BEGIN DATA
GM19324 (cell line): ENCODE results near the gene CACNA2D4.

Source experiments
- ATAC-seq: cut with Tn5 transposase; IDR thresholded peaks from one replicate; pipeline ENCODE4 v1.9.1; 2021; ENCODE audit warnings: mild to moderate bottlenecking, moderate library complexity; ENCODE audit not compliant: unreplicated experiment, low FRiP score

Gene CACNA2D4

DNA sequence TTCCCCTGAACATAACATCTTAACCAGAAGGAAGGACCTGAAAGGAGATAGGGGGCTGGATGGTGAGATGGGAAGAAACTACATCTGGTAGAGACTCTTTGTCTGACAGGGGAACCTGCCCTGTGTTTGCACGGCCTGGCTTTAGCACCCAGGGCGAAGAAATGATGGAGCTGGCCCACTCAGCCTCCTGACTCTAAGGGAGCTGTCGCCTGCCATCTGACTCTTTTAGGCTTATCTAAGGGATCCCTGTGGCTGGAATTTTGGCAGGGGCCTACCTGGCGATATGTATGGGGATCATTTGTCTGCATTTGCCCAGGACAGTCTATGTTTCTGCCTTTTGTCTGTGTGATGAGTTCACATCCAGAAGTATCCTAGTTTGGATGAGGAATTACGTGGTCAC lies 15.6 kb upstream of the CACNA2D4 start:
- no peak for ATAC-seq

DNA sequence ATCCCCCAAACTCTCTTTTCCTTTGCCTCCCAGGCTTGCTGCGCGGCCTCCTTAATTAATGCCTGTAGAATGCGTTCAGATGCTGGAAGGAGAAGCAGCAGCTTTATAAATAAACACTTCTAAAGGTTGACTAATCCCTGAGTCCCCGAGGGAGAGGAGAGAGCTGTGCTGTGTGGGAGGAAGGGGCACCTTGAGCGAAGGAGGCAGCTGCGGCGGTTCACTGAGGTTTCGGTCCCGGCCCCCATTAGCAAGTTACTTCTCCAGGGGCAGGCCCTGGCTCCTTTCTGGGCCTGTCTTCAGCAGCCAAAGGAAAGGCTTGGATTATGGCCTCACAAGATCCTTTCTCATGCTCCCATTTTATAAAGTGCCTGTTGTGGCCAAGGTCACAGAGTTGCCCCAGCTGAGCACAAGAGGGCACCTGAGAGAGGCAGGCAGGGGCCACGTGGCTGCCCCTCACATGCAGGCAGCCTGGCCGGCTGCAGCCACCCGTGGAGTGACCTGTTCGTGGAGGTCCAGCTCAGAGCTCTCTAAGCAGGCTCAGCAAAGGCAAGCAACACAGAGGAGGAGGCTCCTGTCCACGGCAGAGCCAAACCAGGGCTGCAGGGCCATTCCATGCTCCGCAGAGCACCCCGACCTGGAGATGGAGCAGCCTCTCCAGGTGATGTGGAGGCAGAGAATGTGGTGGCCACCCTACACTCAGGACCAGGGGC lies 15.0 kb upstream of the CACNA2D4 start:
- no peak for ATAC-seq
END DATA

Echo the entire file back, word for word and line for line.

GM19324 (cell line): ENCODE results near the gene CACNA2D4.

Source experiments
- ATAC-seq: cut with Tn5 transposase; IDR thresholded peaks from one replicate; pipeline ENCODE4 v1.9.1; 2021; ENCODE audit warnings: mild to moderate bottlenecking, moderate library complexity; ENCODE audit not compliant: unreplicated experiment, low FRiP score

Gene CACNA2D4

DNA sequence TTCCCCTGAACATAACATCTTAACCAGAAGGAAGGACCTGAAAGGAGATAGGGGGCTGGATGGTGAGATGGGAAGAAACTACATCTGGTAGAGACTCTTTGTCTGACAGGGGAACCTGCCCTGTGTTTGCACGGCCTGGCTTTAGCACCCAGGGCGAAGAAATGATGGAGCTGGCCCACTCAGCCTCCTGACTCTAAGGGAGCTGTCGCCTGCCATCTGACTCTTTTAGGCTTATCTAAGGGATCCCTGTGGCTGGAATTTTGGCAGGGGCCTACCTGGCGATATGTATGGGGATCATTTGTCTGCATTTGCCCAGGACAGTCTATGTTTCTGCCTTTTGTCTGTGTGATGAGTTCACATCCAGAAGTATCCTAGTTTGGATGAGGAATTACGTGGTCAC lies 15.6 kb upstream of the CACNA2D4 start:
- no peak for ATAC-seq

DNA sequence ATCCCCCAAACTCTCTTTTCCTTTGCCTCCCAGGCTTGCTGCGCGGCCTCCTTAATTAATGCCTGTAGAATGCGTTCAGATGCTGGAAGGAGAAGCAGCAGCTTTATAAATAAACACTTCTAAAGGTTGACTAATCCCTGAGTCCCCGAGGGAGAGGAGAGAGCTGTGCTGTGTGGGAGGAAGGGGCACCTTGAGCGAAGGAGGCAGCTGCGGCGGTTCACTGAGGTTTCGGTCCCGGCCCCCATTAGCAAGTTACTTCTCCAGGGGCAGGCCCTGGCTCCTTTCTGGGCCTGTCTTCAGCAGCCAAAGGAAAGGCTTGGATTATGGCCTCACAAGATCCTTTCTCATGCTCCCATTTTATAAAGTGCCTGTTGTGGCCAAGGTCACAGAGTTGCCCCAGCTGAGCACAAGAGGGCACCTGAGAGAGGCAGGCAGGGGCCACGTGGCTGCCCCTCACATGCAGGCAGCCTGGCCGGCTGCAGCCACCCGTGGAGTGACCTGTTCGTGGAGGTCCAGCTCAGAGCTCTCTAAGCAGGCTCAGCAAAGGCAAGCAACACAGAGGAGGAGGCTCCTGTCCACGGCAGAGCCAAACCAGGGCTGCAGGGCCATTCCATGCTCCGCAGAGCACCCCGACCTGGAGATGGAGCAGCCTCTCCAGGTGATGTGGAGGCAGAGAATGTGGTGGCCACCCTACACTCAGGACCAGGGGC lies 15.0 kb upstream of the CACNA2D4 start:
- no peak for ATAC-seq